SUMMARY OF THE INVENTION

The present invention is directed to integrated circuits in a low-voltage technology having an input buffer that enables the low-voltage circuitry to be interfaced and operated with relatively high-voltage circuitry. Embodiments of the present invention are directed to an integrated circuit in a low-voltage technology having an input buffer coupled to other low-voltage technology circuitry. The input buffer comprises a buffer transistor coupled at one channel node to a reference voltage VDD and coupled at the other channel node to a current source. The gate of the buffer transistor is adapted to receive an input voltage to the input buffer and the source of the buffer transistor is adapted to provide a voltage to the other low-voltage technology circuitry.

The present invention is also directed to a method for buffering high-voltage inputs using integrated circuitry implemented in a low-voltage technology. A reference voltage VDD is applied to one channel node of a buffer transistor (e.g., M1 of FIG. 2) of an input buffer of the integrated circuitry, and a current source is applied to the other channel node of the buffer transistor, wherein the two channel nodes are the source and the drain of the buffer transistor. An input voltage of magnitude up to 2(VDD) is applied to the gate of the buffer transistor, such that the source of the buffer transistor provides a voltage to other low-voltage technology circuitry.

BRIEF DESCRIPTION OF THE DRAWINGS

Other aspects, features, and advantages of the present invention will become more fully apparent from the following detailed description, the appended claims, and the accompanying drawings in which:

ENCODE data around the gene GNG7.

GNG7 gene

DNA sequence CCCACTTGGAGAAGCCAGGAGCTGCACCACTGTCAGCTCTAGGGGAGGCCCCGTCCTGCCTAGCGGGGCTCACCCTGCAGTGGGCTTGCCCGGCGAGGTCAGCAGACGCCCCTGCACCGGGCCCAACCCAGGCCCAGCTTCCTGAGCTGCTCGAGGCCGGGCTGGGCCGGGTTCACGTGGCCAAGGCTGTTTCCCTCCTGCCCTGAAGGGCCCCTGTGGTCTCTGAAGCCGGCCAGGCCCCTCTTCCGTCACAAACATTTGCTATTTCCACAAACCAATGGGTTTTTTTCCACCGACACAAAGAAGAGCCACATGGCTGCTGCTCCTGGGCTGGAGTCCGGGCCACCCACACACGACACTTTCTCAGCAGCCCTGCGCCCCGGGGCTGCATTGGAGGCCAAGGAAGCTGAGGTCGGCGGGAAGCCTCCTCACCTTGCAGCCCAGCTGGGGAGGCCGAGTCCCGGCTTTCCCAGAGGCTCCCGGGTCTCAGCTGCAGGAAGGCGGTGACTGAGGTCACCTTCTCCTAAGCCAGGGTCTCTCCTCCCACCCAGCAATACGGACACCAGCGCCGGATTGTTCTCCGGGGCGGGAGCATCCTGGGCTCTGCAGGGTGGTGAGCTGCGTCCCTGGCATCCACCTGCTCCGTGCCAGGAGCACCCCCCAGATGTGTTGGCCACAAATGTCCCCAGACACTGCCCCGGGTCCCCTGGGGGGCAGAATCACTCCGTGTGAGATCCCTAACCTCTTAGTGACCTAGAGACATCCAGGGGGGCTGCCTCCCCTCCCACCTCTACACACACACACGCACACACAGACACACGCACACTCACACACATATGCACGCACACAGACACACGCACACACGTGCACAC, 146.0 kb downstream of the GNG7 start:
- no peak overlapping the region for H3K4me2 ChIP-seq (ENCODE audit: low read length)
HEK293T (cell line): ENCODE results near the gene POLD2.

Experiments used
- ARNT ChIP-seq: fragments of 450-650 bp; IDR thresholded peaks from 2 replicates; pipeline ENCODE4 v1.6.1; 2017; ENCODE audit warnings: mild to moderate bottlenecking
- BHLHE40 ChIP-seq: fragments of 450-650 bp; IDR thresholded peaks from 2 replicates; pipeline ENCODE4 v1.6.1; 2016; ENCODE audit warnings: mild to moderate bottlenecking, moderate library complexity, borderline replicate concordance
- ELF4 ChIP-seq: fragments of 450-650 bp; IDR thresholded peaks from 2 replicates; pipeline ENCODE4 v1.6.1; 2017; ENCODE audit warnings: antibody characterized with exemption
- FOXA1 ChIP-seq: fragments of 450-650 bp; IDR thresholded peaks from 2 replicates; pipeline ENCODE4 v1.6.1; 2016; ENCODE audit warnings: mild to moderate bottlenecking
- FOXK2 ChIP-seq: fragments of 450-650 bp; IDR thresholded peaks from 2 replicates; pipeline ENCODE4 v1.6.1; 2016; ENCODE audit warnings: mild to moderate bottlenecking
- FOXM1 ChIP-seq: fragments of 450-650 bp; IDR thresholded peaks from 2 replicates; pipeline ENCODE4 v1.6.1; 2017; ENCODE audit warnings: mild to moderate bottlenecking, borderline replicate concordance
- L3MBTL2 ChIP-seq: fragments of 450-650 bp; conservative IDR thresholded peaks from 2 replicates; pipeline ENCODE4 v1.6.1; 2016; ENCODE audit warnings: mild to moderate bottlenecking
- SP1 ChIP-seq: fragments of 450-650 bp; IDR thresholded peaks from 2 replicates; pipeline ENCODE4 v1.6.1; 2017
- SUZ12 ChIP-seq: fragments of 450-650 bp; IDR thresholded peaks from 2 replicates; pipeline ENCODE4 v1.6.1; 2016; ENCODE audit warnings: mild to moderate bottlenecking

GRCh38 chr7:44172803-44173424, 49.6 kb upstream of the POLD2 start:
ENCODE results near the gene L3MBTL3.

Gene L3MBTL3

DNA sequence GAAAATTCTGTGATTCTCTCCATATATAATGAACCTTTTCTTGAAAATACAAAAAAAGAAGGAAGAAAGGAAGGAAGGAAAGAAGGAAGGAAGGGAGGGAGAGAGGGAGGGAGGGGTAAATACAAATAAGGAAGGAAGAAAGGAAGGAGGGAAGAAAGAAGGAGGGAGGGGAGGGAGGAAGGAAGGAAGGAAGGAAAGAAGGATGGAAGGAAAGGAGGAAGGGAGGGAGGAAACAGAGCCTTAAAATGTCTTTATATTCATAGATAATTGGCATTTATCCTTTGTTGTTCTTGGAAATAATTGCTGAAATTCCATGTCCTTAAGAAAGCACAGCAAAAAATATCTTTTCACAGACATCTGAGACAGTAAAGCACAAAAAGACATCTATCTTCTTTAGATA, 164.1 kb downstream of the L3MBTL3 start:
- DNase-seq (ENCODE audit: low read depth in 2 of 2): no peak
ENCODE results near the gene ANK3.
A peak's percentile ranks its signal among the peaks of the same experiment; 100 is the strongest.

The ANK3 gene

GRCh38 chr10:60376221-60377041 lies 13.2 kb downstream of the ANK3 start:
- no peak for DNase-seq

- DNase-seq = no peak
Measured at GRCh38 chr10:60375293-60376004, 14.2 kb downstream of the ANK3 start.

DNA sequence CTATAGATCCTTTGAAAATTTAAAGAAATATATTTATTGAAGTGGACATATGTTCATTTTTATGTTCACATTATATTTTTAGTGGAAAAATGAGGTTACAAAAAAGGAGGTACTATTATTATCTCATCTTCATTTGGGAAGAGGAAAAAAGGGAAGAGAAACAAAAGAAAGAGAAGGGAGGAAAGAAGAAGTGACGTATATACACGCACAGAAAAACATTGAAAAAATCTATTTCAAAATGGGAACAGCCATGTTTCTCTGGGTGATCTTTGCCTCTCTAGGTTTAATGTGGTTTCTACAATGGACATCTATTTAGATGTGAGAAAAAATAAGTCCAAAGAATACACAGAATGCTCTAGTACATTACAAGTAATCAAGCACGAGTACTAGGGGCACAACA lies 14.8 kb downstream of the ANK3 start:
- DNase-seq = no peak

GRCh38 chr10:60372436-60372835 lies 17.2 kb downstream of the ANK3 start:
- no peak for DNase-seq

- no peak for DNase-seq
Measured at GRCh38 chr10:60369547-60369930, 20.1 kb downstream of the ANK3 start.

FIG. 1 shows a schematic diagram of a prior-art input-buffer circuit made using a 3.3V IC technology; and

FIGS. 2-5 show schematic diagrams of input-buffer circuits, according to different embodiments of the present invention.

DETAILED DESCRIPTION

FIG. 1 shows a schematic diagram of a prior-art input-buffer circuit 100, made using a 3.3V IC technology. Input-buffer circuit 100 may be used to accept input signals at node A as high as (and possibly higher than) 5 volts. In FIG. 1, transistor M1 operates as a pass transistor between the input signal on node A and an inverter formed by transistors M2 and M3. The voltage at node 1 (V1) is clamped to a maximum value given by Equation (1) as follows:

V1=VDD-VGS1                                                (1)

where VDD is the bias voltage (e.g., 3.3V) and VGS1 is the gate-to-source voltage of transistor M1. Since the gate-to-source voltage VGS1 is typically 1V, the voltage at node 1 (and therefore the voltage at the gates of transistors M2 and M3) never exceeds 2.3V (assuming VDD=3.3V). The drain-to-source voltage VDS1 (i.e., the voltage drop across transistor M1) is given by Equation (2) as follows:

VDS1=VA-V1                                                 (2)

where VA is the voltage at node A. Thus, even when the voltage at node A (VA) is 5V, the drain-to-source voltage VDS1 does not exceed (VA-V1)=(5V-2.3V)=2.7V, and the gate voltage of M1 never exceeds VDD. Since 3.3V-technology devices can tolerate these voltage levels, 3.3V-technology circuit 100 of FIG. 1 can be safely interfaced (at node A) with and operated in conjunction with existing 5V-technology circuitry.

If, however, circuit 100 of FIG. 1 is implemented with a 2.5V technology, sufficient protection is not provided. At VDD=2.5V, according to Equation (1), the voltage V1 at node 1 can go down to 1.5V (2.5V-1V). This, in turn, according to Equation (2), allows a drain-to-source voltage VDS1 of (VA-V1)=(5V-1.5V)=3.5V, which is well in excess of the tolerable limits for 2.5V technology. In particular, a VDS1 of 3.5V can cause transistor M1 to punch through (i.e., short out) resulting in improper operation of the circuit.